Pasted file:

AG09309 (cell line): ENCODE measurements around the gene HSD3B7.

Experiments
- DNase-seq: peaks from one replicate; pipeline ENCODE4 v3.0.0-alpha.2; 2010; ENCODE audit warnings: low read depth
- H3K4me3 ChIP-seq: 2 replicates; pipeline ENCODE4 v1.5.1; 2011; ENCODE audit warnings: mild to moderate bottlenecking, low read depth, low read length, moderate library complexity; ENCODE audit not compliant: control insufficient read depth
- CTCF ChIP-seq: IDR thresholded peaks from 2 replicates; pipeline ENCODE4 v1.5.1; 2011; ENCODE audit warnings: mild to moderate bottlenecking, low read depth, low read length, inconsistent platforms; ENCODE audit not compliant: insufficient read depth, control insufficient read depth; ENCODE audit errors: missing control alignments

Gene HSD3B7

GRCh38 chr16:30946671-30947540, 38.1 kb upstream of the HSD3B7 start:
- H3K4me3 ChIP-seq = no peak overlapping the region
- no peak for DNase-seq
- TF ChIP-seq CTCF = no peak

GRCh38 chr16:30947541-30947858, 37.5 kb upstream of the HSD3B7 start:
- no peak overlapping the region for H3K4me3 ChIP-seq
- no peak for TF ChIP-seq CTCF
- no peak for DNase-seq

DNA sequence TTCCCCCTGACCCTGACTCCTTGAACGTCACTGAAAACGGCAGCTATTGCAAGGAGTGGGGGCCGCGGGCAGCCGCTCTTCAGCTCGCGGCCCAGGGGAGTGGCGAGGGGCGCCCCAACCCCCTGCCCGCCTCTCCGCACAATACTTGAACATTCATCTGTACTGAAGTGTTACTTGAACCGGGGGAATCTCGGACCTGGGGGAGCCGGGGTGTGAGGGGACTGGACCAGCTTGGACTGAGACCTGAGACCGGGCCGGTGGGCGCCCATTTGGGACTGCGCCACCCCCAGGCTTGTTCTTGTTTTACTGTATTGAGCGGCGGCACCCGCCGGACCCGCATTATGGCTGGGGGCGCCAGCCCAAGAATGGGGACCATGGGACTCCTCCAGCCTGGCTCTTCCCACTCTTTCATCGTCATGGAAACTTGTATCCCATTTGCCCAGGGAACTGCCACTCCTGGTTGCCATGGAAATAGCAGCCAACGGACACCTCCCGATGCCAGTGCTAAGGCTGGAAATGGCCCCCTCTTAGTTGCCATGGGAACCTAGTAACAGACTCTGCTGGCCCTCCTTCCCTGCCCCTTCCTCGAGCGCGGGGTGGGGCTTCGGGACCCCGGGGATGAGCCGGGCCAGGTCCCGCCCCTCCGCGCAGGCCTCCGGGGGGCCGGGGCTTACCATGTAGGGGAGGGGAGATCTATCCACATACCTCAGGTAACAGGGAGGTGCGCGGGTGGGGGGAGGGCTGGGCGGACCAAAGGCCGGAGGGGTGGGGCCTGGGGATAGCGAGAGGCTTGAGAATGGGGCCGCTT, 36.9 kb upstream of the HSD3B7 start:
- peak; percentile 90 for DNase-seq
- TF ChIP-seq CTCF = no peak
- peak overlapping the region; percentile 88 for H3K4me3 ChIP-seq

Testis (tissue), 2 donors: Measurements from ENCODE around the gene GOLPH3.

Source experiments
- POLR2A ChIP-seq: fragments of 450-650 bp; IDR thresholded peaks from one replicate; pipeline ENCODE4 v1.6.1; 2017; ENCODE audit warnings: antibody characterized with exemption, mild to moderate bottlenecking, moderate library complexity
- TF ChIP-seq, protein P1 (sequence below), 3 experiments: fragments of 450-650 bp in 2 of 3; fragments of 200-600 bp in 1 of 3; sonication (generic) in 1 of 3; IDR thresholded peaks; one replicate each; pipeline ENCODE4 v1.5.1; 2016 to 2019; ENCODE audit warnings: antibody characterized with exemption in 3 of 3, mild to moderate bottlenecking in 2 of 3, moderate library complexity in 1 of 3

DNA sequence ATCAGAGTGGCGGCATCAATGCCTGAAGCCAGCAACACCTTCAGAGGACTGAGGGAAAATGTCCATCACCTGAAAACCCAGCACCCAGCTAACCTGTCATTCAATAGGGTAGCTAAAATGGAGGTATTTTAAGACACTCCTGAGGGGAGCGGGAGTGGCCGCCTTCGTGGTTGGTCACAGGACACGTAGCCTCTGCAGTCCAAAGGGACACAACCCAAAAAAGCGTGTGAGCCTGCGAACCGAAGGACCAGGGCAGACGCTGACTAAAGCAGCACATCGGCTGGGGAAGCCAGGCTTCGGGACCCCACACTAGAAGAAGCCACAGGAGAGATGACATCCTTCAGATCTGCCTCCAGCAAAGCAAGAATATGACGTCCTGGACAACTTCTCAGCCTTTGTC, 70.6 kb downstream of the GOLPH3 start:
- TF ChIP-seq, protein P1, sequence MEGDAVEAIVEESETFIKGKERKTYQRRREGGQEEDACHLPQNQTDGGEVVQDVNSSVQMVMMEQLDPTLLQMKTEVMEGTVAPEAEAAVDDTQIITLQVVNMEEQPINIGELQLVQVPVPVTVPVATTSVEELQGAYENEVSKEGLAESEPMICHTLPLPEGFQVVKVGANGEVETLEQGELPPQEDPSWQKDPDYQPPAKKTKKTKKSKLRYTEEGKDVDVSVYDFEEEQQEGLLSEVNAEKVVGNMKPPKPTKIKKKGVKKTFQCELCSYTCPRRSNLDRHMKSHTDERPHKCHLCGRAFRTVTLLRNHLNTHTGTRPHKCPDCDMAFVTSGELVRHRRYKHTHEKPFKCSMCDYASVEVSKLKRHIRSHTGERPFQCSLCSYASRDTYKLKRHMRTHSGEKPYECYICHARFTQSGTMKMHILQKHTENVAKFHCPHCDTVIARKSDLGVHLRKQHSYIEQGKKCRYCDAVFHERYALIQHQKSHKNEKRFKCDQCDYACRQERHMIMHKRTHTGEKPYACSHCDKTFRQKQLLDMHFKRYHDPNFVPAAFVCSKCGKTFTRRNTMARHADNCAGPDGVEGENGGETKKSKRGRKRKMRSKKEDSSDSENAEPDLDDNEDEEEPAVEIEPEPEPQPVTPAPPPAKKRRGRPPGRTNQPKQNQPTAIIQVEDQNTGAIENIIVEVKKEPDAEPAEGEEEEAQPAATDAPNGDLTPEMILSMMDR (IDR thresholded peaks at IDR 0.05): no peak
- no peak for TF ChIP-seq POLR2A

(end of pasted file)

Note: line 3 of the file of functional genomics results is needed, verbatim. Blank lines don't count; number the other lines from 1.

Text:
- DNase-seq: peaks from one replicate; pipeline ENCODE4 v3.0.0-alpha.2; 2010; ENCODE audit warnings: low read depth